now being shipped from here to Eastern Canada and the United States.
A big cold storage plant is located in
the Upper Harbor, where the fish are
unloaded and put into cold storage or
iced, as the case may be, for shipment
to the East.
Prince Rupert is the Pacific terminal of the Canadian National Railways, and has a very large floating dry
dock, 600 feet long and capable of
lifting vessels of 20,000 tons weight.
The visitor will probably be interested,
during his stay on shore, in the fur-
stores of the city—the first sight he
will obtain of the great fur industry
of the Northland.
Entering Alaska
shortly after leaving Prince Rupert, the old Indian village of Metlakatla is passed. Here is a very successful mission for the natives,
founded by Father Duncan. About
30 minutes later, Port Simpson is
passed—one of the oldest settlements
in Northern British Columbia, with
(At side)
PRINCE
RUPERT, last
stop  in   Canada—
(above)
KETCHIKAN,
first stop in
Alaska
photograph of
prince rupert by
dept. of national
DEFENCE.
an old Hudson's Bay Company's post
that has been a trading-centre with
the Indians for about sixty years.
About three hours after leaving
Prince Rupert, Green Island Lighthouse indicates our nearness to the international boundary line between
Canada and Alaska (United States).
Dixon's Entrance, last entrance of the
open Pacific Ocean, is crossed, and we
wind our way through Revilla Gigedo
Channel—here called Tongass Narrows—to Ketchikan.
Ketchikan
ketchikan (an Indian word meaning "the town under the eagle")   is
the southernmost town in Alaska, situated on Revilla Gigedo Island. It
might also be said to be now the most
prosperous town in Alaska, for salmon
and halibut have made it rich and
given it large canneries and cold
storage plants. It is also a mining
centre for copper, gold, platinum, silver and lead, the well-known Salt
Chuck platinum mines being within
30 miles. Ketchikan has a bustling
air, with hotels, stores and banks.
Originally an Indian fishing camp, it
has several large canneries, and a
great mosquito fleet of fishing vessels
is continually bringing in fish from
the sea.
[page nine]
 PIUWCESS * STJEA^ISJBDDP>S > TO «ALASKA
Princess Steamships
PRINCESS LOUISE
PRINCESS CHARLOTTE
PRINCESS ALICE
To Alaska by the Inside Passage, and back, is a two-thousand-
mile-nine-day journey from Vancouver, with six ports of call. To
handle the tourist business, the
Canadian Pacific operates during the summer months three of
the finest of its well-known
"Princess" steamships, which
are large, modern vessels of the
most comfortable sea-going type.
The Princess Louise is 330 feet long,
with a passenger capacity of 260.
The Princess Charlotte is 330 feet
long, with a passenger capacity of 255.
The Princess Alice is 289 feet long,
with a passenger capacity of 222.
These three ships are oil-burners,
and are fitted with wireless telegraph.
The Inside Passage
Ketchikan to Skagway
The visitor will find interesting
curio stores. There is also a pleasant
walk to the waterfall in Ketchikan
Creek (about 15 minutes), where in
the late summer months thousands of
salmon may be seen leaping and
struggling through the rushing, foaming water on their way to the spawning banks. There are two splendid
totem poles—the Chief Johnson totem, surmounted by Kajuk, a fabled
bird of the mountain which amuses
itself by throwing rocks at ground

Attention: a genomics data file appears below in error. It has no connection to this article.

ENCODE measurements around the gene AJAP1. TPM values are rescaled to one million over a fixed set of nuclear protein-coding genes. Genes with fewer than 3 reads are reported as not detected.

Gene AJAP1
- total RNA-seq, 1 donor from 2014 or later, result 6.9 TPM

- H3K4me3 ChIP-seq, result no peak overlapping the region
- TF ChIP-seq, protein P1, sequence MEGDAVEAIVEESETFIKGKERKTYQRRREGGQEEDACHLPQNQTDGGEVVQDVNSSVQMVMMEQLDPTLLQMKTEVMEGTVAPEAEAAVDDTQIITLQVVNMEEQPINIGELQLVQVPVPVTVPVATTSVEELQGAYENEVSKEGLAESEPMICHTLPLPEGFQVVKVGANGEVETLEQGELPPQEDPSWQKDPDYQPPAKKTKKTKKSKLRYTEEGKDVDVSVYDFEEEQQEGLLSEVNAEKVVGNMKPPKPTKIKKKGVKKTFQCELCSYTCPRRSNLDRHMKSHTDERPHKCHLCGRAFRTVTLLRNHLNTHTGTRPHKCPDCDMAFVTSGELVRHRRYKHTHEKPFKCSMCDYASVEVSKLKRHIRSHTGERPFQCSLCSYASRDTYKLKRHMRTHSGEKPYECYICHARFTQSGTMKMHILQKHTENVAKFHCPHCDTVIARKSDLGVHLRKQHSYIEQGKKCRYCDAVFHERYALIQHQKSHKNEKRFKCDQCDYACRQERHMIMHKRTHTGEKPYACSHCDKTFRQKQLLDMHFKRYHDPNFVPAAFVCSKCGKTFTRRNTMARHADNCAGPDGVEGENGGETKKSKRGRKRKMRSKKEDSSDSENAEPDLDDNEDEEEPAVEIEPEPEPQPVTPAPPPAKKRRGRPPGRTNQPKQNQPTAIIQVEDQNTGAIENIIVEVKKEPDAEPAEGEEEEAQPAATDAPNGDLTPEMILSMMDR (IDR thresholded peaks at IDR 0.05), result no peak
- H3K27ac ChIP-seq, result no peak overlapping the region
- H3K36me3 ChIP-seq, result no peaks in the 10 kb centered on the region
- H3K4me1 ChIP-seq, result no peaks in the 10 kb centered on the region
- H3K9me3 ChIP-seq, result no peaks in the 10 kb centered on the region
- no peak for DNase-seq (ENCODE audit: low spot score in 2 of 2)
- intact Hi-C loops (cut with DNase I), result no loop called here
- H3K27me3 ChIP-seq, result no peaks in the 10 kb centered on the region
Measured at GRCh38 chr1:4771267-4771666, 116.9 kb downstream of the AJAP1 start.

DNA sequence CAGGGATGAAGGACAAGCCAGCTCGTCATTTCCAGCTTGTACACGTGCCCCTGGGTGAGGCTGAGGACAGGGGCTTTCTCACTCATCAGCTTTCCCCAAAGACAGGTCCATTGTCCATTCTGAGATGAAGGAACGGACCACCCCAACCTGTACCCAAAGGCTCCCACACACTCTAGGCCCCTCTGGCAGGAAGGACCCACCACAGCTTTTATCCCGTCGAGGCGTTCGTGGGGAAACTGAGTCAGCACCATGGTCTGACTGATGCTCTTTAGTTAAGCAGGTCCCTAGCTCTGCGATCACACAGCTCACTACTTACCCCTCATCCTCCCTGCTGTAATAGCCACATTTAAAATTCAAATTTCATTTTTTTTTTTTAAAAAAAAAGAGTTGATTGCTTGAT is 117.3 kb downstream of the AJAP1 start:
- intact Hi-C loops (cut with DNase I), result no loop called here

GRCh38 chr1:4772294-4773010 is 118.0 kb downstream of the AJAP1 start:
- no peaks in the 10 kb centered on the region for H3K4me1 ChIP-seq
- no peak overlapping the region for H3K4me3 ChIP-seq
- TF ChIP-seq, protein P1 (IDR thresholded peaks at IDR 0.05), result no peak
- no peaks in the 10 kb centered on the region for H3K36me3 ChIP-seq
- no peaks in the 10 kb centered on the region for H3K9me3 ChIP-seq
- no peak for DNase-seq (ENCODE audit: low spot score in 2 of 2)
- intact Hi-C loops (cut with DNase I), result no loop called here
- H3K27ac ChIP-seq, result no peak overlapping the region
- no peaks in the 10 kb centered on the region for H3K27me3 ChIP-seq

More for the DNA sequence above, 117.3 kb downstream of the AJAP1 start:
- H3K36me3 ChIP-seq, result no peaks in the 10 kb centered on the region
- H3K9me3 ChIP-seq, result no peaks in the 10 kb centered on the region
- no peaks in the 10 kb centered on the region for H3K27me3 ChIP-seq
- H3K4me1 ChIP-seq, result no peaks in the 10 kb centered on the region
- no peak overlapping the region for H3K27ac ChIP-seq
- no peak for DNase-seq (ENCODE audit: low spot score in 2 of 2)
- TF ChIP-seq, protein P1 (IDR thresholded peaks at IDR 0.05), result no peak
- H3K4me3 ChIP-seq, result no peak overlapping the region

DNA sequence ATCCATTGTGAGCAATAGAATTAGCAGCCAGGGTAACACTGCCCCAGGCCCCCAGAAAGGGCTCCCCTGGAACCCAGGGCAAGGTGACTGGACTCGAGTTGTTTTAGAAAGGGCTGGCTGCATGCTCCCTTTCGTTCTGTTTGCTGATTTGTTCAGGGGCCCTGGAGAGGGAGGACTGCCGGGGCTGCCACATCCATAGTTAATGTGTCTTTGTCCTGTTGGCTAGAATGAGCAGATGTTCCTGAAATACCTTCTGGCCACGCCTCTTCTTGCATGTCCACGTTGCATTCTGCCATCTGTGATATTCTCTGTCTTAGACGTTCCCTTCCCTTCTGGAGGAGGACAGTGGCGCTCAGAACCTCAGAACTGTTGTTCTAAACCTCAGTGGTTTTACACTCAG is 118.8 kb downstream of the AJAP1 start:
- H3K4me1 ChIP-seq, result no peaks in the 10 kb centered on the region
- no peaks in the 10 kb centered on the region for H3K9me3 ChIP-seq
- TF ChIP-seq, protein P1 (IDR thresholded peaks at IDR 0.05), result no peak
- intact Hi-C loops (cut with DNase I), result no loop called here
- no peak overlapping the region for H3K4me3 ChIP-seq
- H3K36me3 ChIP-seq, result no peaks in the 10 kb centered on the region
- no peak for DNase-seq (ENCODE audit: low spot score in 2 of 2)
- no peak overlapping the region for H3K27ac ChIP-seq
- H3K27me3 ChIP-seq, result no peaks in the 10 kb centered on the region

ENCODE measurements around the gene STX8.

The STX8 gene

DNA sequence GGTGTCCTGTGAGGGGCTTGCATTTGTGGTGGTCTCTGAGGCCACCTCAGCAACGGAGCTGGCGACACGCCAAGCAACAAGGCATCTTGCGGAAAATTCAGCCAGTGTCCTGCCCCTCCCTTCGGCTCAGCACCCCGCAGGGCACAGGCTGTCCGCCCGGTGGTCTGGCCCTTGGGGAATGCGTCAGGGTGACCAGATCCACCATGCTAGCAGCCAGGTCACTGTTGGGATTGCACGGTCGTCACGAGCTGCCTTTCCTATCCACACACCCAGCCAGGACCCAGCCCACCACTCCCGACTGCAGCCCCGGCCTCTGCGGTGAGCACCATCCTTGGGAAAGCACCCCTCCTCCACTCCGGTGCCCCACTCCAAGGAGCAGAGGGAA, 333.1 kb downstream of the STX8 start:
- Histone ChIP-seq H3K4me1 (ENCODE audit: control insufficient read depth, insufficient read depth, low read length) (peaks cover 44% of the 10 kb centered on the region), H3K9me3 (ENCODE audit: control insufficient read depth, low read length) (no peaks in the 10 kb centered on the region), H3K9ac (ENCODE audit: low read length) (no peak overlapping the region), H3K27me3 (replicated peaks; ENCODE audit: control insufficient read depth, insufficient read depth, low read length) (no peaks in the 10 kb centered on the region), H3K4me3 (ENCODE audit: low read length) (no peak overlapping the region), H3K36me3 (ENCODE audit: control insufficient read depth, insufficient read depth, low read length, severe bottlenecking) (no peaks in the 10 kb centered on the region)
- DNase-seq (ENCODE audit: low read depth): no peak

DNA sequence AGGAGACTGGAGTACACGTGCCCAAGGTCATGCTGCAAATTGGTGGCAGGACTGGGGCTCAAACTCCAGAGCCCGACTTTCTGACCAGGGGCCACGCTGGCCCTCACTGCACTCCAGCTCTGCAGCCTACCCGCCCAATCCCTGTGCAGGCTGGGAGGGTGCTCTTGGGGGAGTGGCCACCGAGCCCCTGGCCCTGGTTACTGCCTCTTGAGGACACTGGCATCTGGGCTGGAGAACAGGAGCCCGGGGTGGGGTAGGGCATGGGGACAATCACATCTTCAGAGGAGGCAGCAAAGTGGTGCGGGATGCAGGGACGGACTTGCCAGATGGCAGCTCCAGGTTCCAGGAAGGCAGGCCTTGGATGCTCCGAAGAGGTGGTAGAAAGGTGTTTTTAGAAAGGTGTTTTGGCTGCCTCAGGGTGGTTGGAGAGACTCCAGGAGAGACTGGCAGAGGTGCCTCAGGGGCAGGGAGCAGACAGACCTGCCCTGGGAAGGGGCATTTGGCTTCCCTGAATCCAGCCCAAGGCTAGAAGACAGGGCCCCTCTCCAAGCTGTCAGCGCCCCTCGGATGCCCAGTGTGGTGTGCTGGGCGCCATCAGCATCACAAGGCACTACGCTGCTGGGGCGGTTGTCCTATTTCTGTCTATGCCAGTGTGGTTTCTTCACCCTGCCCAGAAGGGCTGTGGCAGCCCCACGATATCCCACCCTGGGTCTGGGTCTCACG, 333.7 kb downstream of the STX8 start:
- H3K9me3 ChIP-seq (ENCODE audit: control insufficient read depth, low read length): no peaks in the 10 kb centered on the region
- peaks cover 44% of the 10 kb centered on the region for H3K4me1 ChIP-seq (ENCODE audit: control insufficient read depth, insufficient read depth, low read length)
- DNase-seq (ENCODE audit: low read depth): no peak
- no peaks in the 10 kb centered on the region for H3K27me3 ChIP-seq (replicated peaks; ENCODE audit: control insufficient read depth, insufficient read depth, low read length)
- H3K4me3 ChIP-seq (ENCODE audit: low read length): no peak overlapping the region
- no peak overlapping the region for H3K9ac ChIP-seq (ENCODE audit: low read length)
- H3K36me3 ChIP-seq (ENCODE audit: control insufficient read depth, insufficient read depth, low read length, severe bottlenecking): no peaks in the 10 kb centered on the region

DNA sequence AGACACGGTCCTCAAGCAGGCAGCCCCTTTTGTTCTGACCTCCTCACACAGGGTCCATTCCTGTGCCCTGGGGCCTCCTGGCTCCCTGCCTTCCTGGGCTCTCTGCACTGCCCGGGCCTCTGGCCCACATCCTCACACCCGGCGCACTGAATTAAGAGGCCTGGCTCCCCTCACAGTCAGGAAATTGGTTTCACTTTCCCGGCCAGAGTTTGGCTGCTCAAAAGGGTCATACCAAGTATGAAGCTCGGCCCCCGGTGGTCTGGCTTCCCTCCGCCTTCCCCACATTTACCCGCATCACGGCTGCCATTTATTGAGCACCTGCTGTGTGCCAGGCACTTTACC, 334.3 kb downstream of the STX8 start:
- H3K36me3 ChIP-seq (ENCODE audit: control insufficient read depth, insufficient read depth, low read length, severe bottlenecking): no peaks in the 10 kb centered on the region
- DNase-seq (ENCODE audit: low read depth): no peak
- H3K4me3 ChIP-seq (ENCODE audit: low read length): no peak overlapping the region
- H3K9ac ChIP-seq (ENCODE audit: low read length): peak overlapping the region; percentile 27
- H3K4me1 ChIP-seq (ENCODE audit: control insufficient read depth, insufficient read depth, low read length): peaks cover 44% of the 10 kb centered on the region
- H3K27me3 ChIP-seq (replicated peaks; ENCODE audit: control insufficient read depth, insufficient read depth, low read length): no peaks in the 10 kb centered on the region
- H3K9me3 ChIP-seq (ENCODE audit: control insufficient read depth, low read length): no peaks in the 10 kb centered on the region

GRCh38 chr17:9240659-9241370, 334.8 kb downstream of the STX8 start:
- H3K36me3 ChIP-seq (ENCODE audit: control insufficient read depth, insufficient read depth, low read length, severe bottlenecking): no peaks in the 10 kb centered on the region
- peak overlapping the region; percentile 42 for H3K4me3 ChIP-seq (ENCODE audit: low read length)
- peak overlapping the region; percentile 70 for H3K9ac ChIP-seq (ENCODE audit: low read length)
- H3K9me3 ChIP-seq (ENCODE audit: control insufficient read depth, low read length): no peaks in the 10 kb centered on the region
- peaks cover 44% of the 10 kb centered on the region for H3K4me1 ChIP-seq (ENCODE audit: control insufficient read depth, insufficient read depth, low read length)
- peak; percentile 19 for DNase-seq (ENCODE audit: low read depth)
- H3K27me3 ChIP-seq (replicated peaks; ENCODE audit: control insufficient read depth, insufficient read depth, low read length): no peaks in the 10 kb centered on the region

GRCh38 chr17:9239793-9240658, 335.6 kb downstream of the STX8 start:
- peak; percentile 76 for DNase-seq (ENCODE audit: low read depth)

hogs, with below the Raven and the
Frog Woman with her children, the
Salmon; and the Kyan totem, surmounted by the Crane, followed by
the Kyak, another legendary bird,
and the Bear.
The Third Day
a distinct change of scenery occurs from now on. The stretches of
water become wide, and mountains
rise on either side, with waterfalls
tumbling down and glaciers crowning
their crests. The steamer winds along
Clarence Strait, with Prince of Wales
Island on the west, and turning round
Salmon and Other Fisheries
The fisheries of the British Columbia
coasts now constitute one of the greatest
industries of that region. They include
salmon, halibut, cod, herring and to some
extent whale. Salmon production is about
half the entire production of all fish, but
the halibut catch is of much importance,
also herring.
About five varieties of salmon are found
on this coast; but the sock-eye (or red salmon), the best-known commercial species,
is in greatest favor for canning purposes.
The silver, or "coho," which comes next in
popularity, and the quinnat (or spring salmon), the largest variety of Pacific salmon,
are marketed fresh to a great extent.
Canneries are established at numerous
points on the coast. These are conducted
on thoroughly modern and hygienic lines,
and the work is done almost entirely by
highly ingenious machinery which performs the work with a rapidity and a
precision unobtainable in the days when
work was done by hand. Halibut is shipped
fresh, large cold storage facilities being
available at several places, particularly at
Prince Rupert.
between Etolin and Zarembo Islands
reaches Wrangell about 4:00 a.m.,
and leaves before breakfast time. We
shall, however, have ample time to
visit it on the southbound voyage.
Wrangell
wrangell, situated on the island
of the same name, is one of the oldest
cities of Alaska, and is named after
Baron Wrangell, who was governor
about 1830. It was originally a trading post, populated mainly by Indians
under the protection of the Russians,
but came under white dominance during the gold rush of '98. Part of the
Russian fort still remains, and there
are also some very old totem poles
near the wharf. Wrangell is at the
mouth of the Stikine River, which,
navigable for about 170 miles, is the
entry point to the celebrated Cassiar
big-game country. (See "Sporting.")
Wrangell Narrows
two hours after leaving Wrangell the ship enters Wrangell Narrows, and for twenty miles proceeds
at half speed through this narrow,
winding   channel   of   a   remarkable
[page ten]
 On each of the
PRINCESS